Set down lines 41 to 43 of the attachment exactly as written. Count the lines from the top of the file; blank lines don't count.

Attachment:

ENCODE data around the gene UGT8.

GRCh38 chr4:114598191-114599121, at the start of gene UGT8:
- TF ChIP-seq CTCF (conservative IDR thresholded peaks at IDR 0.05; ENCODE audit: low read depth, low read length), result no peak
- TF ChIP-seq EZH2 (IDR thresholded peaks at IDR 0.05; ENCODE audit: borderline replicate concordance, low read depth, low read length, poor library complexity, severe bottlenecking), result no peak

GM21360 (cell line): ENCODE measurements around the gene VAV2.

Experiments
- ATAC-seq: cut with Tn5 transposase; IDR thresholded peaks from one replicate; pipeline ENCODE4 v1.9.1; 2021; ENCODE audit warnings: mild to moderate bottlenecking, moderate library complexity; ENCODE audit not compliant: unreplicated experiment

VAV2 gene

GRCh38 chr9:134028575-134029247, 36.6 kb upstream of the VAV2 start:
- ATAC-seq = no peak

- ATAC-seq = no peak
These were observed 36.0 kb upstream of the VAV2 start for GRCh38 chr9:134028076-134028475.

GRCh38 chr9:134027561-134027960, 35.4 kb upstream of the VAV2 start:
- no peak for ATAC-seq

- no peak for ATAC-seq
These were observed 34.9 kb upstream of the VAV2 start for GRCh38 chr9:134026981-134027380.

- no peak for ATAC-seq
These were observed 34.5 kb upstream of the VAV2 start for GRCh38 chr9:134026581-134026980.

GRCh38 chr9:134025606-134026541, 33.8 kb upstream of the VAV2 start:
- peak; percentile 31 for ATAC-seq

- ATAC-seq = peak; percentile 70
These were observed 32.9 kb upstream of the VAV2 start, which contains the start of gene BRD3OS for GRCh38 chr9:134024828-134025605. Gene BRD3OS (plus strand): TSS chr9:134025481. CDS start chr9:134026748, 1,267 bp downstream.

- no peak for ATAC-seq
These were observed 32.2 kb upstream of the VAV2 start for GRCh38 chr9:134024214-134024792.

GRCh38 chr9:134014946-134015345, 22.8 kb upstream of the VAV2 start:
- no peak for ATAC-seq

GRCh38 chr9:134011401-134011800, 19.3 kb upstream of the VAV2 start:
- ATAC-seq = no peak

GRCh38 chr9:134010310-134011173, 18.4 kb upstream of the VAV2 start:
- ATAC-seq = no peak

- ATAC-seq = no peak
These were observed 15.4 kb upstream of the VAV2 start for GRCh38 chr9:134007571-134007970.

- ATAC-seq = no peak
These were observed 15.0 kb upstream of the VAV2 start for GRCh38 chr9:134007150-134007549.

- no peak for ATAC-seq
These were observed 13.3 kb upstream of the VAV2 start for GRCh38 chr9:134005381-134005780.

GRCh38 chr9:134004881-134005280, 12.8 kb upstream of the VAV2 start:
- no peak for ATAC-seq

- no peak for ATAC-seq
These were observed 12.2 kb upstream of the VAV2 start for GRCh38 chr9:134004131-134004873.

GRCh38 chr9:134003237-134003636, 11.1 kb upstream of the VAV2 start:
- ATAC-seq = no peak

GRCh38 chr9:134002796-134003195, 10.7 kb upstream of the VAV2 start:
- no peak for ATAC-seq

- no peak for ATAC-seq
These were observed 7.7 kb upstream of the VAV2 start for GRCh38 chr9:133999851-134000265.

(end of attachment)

GRCh38 chr9:134003237-134003636, 11.1 kb upstream of the VAV2 start:
- ATAC-seq = no peak

GRCh38 chr9:134002796-134003195, 10.7 kb upstream of the VAV2 start: